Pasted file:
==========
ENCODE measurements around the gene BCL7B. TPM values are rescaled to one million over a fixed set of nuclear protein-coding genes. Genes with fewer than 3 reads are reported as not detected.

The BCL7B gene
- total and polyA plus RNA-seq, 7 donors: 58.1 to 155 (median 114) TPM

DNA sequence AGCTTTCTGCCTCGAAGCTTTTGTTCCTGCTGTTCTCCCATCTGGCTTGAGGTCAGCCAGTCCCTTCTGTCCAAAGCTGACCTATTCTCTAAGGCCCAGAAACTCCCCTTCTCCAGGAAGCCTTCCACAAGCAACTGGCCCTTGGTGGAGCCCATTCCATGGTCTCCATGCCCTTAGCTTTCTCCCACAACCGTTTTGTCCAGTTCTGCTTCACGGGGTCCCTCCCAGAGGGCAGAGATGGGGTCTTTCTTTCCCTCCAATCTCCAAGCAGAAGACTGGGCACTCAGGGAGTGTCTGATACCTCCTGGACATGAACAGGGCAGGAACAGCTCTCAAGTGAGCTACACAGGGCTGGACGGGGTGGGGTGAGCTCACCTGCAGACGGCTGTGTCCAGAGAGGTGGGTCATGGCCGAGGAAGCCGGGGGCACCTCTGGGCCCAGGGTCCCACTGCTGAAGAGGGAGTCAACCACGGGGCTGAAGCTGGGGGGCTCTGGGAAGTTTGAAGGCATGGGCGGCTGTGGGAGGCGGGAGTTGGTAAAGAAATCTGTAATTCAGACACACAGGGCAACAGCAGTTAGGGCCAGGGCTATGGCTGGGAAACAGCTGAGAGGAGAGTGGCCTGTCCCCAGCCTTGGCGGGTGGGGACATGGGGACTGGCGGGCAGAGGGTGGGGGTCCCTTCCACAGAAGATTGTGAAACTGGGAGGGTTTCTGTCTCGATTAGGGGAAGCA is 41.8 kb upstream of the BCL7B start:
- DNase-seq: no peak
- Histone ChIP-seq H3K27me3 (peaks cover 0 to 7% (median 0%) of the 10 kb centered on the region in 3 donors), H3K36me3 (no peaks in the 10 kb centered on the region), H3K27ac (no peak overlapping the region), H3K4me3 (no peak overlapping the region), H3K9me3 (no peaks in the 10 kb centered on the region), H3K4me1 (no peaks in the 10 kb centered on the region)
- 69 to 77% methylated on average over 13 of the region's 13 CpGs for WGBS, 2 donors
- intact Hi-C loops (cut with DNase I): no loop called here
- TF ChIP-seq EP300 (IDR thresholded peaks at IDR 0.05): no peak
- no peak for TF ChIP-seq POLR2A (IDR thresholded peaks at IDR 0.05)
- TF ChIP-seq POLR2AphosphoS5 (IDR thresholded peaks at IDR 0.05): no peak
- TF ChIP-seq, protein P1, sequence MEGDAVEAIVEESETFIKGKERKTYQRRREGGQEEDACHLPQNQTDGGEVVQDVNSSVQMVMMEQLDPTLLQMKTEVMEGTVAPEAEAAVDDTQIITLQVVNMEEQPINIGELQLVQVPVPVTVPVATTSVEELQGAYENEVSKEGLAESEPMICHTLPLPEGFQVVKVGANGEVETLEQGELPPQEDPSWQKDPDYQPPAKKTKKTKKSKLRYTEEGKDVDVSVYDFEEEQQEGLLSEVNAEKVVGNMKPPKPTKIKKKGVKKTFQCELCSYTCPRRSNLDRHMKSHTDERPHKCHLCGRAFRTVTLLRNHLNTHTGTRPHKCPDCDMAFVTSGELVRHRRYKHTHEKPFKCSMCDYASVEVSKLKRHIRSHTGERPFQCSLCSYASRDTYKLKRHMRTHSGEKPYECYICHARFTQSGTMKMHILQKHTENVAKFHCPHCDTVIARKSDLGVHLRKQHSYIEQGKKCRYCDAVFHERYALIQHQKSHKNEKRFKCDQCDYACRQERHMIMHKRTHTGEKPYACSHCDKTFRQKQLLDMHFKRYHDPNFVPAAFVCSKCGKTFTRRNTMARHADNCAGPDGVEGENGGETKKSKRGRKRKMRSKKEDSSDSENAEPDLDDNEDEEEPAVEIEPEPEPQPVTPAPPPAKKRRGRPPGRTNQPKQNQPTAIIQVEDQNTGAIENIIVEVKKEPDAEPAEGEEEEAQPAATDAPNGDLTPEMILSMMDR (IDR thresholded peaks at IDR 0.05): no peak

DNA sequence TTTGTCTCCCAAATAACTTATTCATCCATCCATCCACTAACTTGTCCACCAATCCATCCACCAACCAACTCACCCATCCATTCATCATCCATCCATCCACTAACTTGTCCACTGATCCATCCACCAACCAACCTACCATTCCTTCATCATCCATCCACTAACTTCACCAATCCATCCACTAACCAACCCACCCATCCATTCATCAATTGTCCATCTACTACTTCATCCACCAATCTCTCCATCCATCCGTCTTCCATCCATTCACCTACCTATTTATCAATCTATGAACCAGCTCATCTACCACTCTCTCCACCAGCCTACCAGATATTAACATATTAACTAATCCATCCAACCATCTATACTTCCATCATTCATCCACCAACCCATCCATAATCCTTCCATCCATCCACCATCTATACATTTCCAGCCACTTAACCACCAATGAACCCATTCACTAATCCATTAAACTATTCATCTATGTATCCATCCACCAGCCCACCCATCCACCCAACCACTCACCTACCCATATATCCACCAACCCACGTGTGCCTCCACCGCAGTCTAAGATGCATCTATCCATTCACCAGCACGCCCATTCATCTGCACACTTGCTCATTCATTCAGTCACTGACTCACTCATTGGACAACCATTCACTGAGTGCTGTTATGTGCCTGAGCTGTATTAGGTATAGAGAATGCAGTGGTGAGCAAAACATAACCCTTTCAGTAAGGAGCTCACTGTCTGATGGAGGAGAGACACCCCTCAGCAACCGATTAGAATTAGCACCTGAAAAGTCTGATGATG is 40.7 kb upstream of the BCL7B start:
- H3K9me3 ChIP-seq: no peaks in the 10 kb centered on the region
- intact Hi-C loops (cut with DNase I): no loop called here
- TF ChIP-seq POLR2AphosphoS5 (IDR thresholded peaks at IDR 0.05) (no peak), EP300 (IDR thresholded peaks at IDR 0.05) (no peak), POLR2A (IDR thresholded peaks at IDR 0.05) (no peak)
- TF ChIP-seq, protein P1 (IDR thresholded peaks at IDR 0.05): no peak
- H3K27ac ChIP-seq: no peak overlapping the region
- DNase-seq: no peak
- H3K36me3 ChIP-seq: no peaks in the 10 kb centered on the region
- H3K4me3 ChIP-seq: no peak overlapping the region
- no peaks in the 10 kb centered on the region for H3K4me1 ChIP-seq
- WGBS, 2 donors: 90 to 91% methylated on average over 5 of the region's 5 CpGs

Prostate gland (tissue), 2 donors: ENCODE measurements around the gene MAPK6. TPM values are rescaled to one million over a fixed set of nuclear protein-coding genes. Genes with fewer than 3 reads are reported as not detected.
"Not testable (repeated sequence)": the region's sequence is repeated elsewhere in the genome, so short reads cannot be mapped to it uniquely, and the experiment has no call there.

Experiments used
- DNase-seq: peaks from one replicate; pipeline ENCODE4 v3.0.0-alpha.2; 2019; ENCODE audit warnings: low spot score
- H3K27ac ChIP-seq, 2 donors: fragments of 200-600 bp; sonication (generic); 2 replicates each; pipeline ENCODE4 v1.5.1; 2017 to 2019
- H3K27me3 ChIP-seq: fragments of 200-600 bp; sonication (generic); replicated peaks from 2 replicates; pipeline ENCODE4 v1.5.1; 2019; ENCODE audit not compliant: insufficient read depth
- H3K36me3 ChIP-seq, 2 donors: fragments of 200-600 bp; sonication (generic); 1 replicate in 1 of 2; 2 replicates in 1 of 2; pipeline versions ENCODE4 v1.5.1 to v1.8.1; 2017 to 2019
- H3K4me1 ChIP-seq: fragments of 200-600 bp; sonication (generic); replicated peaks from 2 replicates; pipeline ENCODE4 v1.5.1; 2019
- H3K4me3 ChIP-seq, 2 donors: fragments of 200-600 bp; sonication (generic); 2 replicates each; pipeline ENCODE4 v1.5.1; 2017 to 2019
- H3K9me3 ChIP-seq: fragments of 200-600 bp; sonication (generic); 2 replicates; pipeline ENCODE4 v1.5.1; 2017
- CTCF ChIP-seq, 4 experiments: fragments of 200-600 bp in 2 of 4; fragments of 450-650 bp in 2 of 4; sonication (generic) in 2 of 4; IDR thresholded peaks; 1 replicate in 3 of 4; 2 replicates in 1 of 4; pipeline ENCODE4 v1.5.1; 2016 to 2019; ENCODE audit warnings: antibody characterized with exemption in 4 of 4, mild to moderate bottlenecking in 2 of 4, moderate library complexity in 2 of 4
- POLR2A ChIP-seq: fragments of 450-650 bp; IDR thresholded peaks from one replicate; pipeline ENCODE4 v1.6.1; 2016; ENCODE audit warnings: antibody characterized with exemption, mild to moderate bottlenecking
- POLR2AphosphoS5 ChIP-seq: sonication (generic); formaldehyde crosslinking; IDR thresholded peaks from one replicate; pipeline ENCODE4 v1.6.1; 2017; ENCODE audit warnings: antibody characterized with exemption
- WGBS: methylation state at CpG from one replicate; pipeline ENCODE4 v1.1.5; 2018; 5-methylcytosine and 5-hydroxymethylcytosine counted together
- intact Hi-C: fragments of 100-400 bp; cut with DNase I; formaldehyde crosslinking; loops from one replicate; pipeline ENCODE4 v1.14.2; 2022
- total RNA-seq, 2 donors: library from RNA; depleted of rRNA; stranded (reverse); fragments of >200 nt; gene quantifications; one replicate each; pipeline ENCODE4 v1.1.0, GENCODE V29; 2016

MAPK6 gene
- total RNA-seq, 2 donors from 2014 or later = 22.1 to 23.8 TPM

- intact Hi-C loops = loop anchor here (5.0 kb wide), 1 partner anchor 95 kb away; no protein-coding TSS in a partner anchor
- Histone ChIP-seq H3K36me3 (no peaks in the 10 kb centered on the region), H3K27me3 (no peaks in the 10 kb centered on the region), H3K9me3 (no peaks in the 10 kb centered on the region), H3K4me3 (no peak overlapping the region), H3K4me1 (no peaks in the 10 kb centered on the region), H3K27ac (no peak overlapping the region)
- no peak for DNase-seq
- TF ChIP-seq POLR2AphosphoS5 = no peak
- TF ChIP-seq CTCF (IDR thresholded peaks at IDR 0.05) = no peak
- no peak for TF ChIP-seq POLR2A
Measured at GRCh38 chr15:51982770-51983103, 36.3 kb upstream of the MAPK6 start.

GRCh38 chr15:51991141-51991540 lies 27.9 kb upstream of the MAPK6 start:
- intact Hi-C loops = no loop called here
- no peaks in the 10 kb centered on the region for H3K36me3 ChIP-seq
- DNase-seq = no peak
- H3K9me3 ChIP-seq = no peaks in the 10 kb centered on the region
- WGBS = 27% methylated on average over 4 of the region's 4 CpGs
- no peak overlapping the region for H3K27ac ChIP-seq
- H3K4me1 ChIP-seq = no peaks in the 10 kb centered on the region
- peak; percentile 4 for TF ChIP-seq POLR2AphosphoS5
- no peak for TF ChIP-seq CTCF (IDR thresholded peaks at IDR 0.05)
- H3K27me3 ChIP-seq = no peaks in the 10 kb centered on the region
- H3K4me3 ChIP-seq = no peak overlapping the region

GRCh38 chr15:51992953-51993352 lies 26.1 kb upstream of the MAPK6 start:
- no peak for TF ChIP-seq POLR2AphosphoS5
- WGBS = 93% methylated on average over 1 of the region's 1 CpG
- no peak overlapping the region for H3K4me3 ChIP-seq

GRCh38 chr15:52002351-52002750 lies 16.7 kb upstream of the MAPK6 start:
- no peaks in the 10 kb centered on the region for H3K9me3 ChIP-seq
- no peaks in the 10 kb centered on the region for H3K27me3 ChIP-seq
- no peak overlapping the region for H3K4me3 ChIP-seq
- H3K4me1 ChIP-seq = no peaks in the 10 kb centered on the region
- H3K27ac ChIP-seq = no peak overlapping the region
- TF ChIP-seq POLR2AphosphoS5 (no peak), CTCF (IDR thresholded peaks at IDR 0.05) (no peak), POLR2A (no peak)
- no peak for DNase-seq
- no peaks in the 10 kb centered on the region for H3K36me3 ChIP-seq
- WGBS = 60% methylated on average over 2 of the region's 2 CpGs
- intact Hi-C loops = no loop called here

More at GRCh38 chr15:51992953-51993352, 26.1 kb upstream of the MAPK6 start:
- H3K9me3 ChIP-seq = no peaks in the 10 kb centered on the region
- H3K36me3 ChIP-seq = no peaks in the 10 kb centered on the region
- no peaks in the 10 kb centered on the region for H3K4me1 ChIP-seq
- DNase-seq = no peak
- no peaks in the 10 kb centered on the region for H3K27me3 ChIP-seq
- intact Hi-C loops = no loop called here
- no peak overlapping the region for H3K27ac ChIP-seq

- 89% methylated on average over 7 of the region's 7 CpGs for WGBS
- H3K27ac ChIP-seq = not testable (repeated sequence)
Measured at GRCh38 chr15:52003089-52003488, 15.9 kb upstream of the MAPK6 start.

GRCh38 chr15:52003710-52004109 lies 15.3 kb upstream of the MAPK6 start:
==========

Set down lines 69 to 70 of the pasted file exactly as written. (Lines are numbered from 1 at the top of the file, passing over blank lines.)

- H3K4me1 ChIP-seq = no peaks in the 10 kb centered on the region
- H3K27ac ChIP-seq = no peak overlapping the region